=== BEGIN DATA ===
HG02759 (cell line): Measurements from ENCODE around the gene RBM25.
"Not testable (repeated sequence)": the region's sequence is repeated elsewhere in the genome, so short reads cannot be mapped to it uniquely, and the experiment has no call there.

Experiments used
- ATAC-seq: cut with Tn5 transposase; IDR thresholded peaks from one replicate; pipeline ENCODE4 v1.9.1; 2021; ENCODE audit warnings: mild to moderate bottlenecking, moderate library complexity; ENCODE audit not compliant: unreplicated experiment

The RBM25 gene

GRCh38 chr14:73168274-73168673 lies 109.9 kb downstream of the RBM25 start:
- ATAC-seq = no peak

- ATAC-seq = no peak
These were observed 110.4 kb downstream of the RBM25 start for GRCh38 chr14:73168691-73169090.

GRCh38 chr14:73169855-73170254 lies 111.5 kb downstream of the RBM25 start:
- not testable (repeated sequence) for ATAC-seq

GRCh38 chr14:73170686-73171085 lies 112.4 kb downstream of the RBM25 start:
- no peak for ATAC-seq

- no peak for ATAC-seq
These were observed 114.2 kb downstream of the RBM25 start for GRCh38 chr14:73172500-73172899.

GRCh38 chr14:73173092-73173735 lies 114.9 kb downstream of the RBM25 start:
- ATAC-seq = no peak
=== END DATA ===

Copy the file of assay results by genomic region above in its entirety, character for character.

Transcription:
HG02759 (cell line): Measurements from ENCODE around the gene RBM25.
"Not testable (repeated sequence)": the region's sequence is repeated elsewhere in the genome, so short reads cannot be mapped to it uniquely, and the experiment has no call there.

Experiments used
- ATAC-seq: cut with Tn5 transposase; IDR thresholded peaks from one replicate; pipeline ENCODE4 v1.9.1; 2021; ENCODE audit warnings: mild to moderate bottlenecking, moderate library complexity; ENCODE audit not compliant: unreplicated experiment

The RBM25 gene

GRCh38 chr14:73168274-73168673 lies 109.9 kb downstream of the RBM25 start:
- ATAC-seq = no peak

- ATAC-seq = no peak
These were observed 110.4 kb downstream of the RBM25 start for GRCh38 chr14:73168691-73169090.

GRCh38 chr14:73169855-73170254 lies 111.5 kb downstream of the RBM25 start:
- not testable (repeated sequence) for ATAC-seq

GRCh38 chr14:73170686-73171085 lies 112.4 kb downstream of the RBM25 start:
- no peak for ATAC-seq

- no peak for ATAC-seq
These were observed 114.2 kb downstream of the RBM25 start for GRCh38 chr14:73172500-73172899.

GRCh38 chr14:73173092-73173735 lies 114.9 kb downstream of the RBM25 start:
- ATAC-seq = no peak